, Volume 9, Issue 1, pp 53-59

Rationale and principle of an instrument measuring lung deposited nanoparticle surface area

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Abstract

The risk of nanoparticles by inhalation for human health is still being debated but some evidences of risk on specific properties of particles <100 nm diameter exist. One of the nanoparticle parameters discussed by toxicologists is their surface area concentration as a relevant property for e.g. causing inflammation. Concentrations of these small particles (~ <100 nm) are currently not measured, since the mass concentrations of these small particles are normally low despite large surface area concentrations.

Airborne particles will always be polydisperse and show a size distribution. Size is normally described by an equivalent diameter to include deviations in properties from ideal spherical particles. Here only nanoparticles below a certain size to be defined are of interest. Total concentration measures are determined by integration over the size range of interest. The ideal instrument should measure the particles according to the size weighting of the wanted quantity. Besides for the geometric surface area the wanted response function can be derived for the lung deposited surface area in the alveolar region. This can be obtained by weighting the geometric surface area as a function of particle size with the deposition efficiency for the alveolar region for e.g. a reference worker for work place exposure determination.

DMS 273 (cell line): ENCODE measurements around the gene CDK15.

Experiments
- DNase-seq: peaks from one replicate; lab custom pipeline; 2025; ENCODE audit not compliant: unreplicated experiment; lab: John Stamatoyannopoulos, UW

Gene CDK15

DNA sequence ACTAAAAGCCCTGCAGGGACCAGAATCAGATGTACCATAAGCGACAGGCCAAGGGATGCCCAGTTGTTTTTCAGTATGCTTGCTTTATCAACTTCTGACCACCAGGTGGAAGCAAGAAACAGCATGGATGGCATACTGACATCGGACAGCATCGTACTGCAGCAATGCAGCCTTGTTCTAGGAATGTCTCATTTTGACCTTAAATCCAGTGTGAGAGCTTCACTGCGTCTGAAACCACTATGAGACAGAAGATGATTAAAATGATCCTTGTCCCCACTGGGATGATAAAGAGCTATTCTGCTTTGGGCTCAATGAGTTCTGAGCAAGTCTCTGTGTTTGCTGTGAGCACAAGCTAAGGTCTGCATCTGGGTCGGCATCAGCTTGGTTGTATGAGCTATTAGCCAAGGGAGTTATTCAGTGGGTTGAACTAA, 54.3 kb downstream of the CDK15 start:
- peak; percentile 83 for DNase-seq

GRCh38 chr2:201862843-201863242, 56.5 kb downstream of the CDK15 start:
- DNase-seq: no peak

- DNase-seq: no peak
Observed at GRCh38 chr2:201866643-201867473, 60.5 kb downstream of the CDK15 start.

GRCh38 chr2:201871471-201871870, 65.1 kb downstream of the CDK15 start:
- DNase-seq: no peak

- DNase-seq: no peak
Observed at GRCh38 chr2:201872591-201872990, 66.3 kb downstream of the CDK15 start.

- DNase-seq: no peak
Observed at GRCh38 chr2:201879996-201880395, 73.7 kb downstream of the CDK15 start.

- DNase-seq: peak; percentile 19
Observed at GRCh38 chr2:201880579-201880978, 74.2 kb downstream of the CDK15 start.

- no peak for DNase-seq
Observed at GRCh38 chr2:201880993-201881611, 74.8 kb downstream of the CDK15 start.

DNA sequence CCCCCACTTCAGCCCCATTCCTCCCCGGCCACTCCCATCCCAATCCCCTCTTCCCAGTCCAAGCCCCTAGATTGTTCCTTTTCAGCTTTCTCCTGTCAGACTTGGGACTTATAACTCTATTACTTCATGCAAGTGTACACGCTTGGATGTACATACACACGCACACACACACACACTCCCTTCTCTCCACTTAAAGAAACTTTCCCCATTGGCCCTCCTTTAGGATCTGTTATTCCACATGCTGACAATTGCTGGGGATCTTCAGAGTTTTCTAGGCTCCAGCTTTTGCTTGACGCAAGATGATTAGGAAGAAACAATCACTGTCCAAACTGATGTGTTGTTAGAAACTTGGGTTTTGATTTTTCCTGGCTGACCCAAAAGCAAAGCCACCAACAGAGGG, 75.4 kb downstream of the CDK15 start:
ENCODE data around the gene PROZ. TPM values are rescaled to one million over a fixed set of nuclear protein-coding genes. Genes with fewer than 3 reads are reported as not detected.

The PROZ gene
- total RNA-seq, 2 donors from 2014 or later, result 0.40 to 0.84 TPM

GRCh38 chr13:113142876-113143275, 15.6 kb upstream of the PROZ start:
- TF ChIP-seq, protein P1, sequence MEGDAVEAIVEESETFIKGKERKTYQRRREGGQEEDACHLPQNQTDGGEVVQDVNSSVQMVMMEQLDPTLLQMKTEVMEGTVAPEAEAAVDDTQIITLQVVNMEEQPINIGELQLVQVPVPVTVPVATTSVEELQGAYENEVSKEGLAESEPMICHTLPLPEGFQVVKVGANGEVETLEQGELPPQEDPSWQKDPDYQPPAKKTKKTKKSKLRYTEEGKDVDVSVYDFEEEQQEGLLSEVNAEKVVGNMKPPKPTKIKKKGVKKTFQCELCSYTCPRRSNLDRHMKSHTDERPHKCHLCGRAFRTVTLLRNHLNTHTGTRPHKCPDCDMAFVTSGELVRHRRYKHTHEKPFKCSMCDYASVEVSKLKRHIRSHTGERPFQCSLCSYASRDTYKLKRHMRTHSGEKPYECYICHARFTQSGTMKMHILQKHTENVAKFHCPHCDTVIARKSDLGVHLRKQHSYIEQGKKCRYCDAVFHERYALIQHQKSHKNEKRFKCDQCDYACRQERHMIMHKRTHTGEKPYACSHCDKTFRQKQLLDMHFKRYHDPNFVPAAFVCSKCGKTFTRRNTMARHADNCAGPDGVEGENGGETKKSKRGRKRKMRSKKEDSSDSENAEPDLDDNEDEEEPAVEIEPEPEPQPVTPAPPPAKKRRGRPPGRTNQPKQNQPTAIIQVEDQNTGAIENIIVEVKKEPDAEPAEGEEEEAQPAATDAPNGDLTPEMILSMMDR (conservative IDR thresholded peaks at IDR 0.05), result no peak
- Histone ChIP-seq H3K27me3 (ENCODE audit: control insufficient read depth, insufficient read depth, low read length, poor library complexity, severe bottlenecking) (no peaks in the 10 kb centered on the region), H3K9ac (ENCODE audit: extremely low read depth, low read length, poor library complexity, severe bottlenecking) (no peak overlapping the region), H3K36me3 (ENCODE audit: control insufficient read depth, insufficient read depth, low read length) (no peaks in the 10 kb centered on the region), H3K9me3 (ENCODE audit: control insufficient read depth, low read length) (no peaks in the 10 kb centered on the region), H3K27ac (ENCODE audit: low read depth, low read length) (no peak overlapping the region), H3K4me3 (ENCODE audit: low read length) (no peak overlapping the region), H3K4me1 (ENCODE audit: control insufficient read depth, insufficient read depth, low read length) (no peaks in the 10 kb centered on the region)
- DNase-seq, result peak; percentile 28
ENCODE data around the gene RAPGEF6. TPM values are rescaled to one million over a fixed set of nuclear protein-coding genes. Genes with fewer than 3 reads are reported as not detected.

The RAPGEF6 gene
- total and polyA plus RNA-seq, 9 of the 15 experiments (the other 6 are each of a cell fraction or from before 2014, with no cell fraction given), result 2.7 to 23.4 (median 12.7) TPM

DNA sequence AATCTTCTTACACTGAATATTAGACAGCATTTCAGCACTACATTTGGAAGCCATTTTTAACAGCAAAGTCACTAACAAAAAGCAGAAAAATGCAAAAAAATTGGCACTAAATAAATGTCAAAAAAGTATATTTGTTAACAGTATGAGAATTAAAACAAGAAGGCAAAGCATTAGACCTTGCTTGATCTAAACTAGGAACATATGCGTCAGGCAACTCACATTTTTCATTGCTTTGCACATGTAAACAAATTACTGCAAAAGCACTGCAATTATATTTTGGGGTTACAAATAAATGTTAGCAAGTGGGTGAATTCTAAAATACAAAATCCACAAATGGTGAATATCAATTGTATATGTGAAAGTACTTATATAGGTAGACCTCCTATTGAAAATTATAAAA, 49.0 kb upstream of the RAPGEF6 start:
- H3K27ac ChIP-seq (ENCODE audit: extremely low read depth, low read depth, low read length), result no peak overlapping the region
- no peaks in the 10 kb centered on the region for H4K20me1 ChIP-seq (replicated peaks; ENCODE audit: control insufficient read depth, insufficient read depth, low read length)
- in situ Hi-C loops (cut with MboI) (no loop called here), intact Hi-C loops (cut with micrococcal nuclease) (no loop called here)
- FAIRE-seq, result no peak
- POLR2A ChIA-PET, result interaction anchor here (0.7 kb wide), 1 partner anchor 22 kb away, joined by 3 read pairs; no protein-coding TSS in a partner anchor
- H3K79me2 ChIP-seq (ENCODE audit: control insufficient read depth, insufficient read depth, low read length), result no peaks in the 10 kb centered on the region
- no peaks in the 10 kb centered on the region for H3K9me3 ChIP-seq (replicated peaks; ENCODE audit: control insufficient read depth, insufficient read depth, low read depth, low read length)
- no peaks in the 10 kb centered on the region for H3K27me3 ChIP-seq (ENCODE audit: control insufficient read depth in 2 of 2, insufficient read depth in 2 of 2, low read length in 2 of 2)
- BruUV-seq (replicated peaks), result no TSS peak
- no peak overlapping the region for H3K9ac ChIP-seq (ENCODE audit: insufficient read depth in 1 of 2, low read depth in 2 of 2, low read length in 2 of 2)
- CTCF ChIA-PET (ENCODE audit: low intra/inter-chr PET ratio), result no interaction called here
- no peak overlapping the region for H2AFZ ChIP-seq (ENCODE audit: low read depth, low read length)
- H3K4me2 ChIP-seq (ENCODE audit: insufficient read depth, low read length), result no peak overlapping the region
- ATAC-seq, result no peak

The investigation of the performance of an Electrical Aerosol Detector (EAD) for nearly spherical particles showed that its response function is close to the lung deposited surface areas in different regions of the human respiratory system. By changing the ion trap voltage an even better agreement has been achieved. By determining the size dependent response of the instrument as a function of ion trap voltage the operating parameters can be optimized to give the smallest error possible. Since the concept of the instrument is based on spherical particles and idealized lung deposition curves have been used, in all other cases errors will occur, which still have to be defined.

A method is now available which allows in principle the determination of the total deposited surface area in different regions of the lung in real time. It can easily be changed from one deposited region to another by varying the ion trap voltage. It has the potential to become a routine measurement technique for area measurements and personal control in e.g. work place environments.